We turn and reform our lines, with the casters to the center and warriors Rock, Bharash and Morgoloth each covering a flank, as a number of black skinned, demons weilding wicked blades charge out of the brush and down the paths leading into the clearing. Amongst them are several large dog like creatures whom seem to carry a cloud of darkness around them as they move. As we ready ourselves, there is an even greater sound of crashing behind us and a giant, tentacled beasts moves out of the thickest portion of the forest, crashing through plants and small trees with ease as it lets out a terrible roar!

The battle is long and chaotic as we clash with the forces of chaos which have been gone from this world for so long. Rock, our Warden, turned from the front lines to engage the tentacled beast coming up on our rear. He kept it in check by himself even as he pulled in several other enemies, taking the brunt of multiple attacks.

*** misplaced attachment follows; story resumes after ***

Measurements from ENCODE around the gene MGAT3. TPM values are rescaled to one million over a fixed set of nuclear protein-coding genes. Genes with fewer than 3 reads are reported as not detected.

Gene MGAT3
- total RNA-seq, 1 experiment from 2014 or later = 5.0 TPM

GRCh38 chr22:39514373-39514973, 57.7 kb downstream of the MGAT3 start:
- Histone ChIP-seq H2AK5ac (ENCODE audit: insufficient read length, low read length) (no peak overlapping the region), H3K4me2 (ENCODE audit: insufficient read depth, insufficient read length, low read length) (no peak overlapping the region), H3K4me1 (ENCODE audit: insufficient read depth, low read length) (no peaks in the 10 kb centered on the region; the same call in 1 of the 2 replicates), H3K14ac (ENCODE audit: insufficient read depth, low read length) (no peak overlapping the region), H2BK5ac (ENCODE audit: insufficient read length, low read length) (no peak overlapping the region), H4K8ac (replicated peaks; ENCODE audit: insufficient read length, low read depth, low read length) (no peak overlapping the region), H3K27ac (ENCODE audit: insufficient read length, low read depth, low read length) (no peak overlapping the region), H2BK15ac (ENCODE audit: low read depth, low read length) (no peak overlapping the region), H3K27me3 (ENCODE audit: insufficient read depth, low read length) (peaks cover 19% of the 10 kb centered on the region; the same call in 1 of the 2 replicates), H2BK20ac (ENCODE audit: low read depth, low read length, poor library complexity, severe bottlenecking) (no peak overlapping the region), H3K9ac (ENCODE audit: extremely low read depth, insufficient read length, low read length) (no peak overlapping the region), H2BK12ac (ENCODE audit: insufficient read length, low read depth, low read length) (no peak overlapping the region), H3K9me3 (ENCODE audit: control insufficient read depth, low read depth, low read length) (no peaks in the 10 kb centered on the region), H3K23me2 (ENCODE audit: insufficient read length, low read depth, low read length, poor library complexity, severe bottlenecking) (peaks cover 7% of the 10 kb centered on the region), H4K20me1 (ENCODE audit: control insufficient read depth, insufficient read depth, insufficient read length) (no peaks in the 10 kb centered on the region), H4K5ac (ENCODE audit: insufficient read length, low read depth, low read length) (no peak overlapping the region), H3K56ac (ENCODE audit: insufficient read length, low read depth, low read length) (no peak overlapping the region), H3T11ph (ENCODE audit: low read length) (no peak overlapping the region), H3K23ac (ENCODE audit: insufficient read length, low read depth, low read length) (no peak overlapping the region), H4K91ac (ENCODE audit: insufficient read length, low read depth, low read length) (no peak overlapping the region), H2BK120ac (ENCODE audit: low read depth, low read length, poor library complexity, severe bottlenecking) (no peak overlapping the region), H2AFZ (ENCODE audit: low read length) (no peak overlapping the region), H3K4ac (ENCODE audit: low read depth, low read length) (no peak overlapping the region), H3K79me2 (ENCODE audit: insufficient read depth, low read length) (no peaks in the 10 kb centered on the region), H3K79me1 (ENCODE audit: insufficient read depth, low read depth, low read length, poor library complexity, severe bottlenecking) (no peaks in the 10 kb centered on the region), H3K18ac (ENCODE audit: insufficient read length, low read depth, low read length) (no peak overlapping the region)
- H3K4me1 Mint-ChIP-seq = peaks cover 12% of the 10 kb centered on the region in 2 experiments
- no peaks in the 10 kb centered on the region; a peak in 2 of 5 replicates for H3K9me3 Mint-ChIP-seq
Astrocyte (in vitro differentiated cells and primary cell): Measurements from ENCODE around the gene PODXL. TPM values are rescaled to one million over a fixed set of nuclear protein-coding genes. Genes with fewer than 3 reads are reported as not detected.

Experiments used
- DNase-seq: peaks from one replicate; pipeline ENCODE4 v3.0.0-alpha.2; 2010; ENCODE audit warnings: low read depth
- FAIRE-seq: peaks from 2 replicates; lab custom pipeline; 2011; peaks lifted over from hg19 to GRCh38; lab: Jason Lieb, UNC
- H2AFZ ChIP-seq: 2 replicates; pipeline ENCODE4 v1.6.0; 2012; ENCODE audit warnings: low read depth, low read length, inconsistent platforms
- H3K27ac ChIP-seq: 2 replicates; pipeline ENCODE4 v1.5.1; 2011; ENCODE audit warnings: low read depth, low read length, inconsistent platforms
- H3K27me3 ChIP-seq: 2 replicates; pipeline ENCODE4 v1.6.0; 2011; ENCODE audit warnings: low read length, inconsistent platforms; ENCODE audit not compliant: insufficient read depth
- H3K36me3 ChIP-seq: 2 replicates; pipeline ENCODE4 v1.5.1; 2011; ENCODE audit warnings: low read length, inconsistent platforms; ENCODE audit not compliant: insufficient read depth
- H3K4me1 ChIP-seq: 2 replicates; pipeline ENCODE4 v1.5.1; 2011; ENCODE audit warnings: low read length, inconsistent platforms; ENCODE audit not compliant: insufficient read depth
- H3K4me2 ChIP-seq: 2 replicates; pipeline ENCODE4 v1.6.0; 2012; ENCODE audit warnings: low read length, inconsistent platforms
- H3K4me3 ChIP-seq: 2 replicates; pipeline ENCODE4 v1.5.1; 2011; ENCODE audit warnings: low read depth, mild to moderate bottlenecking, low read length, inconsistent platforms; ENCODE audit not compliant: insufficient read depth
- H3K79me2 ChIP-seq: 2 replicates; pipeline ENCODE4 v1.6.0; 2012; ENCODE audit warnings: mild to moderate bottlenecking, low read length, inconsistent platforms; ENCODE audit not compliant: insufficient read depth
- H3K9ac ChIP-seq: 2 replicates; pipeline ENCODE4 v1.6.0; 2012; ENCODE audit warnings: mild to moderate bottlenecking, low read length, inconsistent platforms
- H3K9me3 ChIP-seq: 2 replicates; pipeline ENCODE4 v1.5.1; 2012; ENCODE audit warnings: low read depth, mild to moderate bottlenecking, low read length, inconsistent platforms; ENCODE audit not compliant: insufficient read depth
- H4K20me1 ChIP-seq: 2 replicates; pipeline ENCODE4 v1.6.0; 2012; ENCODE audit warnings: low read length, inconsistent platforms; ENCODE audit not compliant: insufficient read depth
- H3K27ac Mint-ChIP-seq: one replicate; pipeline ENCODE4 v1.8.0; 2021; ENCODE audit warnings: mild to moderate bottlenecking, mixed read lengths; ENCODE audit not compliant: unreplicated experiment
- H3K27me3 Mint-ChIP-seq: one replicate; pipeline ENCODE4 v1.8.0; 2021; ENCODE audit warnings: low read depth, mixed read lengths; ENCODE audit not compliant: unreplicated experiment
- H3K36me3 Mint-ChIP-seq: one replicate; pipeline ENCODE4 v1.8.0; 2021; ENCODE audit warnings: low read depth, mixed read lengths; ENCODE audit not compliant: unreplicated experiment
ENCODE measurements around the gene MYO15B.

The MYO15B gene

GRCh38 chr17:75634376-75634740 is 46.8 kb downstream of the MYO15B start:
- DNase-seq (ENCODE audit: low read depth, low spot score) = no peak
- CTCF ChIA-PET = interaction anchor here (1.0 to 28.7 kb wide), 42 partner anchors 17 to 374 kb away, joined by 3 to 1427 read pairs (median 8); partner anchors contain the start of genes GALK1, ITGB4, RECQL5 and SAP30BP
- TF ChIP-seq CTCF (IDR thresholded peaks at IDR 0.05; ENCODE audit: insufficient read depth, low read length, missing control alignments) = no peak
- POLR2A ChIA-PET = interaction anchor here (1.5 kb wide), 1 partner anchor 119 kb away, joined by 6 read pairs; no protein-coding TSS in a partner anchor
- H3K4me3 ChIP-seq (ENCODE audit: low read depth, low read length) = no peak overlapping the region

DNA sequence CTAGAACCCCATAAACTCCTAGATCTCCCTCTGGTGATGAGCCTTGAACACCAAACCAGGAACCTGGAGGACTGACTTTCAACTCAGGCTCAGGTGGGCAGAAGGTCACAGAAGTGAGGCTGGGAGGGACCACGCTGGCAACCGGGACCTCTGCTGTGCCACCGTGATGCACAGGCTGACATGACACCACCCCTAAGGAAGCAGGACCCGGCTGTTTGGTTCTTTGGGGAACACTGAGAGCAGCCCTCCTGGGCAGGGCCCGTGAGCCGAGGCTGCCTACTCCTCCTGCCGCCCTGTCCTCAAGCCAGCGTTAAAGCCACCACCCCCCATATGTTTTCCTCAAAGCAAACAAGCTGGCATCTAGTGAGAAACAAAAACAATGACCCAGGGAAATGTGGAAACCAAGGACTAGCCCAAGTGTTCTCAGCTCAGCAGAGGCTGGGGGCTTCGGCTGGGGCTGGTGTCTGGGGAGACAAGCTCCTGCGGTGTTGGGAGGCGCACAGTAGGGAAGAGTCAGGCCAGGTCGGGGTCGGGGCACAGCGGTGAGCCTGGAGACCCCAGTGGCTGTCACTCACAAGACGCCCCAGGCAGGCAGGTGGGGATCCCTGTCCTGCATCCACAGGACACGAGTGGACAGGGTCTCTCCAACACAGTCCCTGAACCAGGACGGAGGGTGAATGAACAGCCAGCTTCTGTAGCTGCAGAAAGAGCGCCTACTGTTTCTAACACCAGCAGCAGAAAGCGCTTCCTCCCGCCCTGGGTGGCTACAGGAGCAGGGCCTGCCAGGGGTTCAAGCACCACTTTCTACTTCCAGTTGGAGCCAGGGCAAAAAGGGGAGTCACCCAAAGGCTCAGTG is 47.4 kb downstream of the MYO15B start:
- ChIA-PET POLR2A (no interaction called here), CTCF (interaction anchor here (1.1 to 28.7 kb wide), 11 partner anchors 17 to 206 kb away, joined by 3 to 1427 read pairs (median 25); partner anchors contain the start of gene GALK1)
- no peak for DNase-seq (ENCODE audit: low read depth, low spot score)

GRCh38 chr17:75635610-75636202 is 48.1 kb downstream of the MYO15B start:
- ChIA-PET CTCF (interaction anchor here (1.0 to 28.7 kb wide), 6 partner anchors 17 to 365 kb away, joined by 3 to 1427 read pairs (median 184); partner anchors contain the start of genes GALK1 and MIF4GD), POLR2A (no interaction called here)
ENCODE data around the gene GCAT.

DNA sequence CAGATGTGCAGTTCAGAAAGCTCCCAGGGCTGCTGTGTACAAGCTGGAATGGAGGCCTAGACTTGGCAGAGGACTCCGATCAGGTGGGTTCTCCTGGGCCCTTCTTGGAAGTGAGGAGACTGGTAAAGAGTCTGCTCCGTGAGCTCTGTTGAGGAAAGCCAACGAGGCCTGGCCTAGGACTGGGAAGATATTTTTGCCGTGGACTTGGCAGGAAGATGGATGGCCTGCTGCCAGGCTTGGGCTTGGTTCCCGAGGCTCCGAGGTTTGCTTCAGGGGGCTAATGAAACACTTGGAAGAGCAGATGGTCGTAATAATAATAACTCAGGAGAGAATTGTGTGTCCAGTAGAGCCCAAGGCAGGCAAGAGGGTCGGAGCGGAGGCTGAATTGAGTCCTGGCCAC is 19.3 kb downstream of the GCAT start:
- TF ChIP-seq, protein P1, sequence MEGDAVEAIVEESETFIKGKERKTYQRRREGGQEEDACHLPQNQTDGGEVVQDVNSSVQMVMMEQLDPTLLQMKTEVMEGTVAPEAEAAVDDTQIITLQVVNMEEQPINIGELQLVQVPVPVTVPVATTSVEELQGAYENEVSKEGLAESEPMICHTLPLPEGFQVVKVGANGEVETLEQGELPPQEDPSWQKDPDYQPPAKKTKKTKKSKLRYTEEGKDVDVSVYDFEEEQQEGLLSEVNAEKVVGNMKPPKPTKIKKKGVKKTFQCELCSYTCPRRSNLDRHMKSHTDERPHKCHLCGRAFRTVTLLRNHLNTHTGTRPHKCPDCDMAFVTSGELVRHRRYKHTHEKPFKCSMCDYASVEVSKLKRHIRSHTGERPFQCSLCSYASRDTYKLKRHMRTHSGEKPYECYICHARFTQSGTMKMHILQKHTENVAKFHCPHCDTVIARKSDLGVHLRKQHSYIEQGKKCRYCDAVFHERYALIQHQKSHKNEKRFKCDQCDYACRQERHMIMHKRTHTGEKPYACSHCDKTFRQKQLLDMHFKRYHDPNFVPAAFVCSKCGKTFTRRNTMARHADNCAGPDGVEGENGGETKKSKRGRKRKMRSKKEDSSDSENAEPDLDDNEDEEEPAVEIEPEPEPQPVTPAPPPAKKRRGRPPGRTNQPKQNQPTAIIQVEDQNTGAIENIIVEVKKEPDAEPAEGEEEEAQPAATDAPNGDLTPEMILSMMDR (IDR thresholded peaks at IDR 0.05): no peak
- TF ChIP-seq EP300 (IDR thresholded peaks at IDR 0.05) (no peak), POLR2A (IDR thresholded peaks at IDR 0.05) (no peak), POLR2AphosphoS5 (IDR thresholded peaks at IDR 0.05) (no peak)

Cael climbed a large boulder in the center of the clearing to get a vantage point on the battle and started picking off targets with his bow. Bharash and Aunywynn moved about the battle in a pair, the Eladrin swooping behind groups of enemies and dispatching the weaker ones while our commander pressed from the front until they met in the middle.

Inara and I kept ourselves mobile, avoiding direct combat to cast our spells whilst Morgoloth charged from combatant to combatant with his maul constantly swinging  in vicious arcs. I’ve been trained to face the forces of Chaos all my life and I know the Deva has faced them in past lives, but Morgoloth was the only one on the battlefield letting out good natured laughter as he splattered one skull and then the next.

Our Den mother, Skii, held down another corner of the battlefield. I didn’t see much, but at least once I saw her split the heavens and call down thunder on the creatures.